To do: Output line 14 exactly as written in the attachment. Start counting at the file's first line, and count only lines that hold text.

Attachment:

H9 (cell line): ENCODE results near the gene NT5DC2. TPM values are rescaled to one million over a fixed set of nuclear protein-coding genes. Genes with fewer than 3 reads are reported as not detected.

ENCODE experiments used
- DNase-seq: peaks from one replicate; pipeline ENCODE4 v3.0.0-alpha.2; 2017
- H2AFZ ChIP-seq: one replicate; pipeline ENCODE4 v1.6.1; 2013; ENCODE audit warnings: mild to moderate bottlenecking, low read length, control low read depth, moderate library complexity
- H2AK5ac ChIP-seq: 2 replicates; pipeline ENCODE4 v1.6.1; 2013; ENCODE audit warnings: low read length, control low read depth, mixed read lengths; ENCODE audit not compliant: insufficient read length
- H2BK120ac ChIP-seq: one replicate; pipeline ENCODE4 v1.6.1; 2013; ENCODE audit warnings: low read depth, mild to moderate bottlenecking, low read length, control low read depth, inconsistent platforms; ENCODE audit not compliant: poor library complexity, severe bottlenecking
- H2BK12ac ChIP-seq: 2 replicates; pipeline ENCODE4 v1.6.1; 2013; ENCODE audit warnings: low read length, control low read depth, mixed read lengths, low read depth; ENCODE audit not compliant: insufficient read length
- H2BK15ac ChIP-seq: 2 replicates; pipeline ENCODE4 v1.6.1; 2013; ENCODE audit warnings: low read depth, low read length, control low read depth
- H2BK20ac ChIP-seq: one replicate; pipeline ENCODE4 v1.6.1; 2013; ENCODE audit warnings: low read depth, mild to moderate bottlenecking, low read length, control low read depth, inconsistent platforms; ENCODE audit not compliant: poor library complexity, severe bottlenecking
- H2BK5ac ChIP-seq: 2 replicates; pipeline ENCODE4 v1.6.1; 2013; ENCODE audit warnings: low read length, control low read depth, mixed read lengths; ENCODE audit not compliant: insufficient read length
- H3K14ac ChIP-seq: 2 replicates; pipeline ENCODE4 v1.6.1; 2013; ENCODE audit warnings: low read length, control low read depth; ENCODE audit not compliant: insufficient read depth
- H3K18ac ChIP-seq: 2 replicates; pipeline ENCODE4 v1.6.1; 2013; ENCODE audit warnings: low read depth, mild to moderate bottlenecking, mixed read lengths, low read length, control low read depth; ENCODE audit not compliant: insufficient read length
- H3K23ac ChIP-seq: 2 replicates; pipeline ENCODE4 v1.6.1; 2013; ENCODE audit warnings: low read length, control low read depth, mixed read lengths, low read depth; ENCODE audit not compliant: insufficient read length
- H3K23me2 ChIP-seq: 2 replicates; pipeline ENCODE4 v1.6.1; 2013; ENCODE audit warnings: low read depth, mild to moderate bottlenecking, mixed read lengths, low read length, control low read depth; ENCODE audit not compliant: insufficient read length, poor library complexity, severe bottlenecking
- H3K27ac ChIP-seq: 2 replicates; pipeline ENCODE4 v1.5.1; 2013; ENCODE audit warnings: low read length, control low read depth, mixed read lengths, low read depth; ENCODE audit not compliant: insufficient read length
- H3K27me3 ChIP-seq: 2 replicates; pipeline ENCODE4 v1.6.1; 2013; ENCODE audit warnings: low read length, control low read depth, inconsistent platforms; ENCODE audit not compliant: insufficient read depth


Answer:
- H3K23me2 ChIP-seq: 2 replicates; pipeline ENCODE4 v1.6.1; 2013; ENCODE audit warnings: low read depth, mild to moderate bottlenecking, mixed read lengths, low read length, control low read depth; ENCODE audit not compliant: insufficient read length, poor library complexity, severe bottlenecking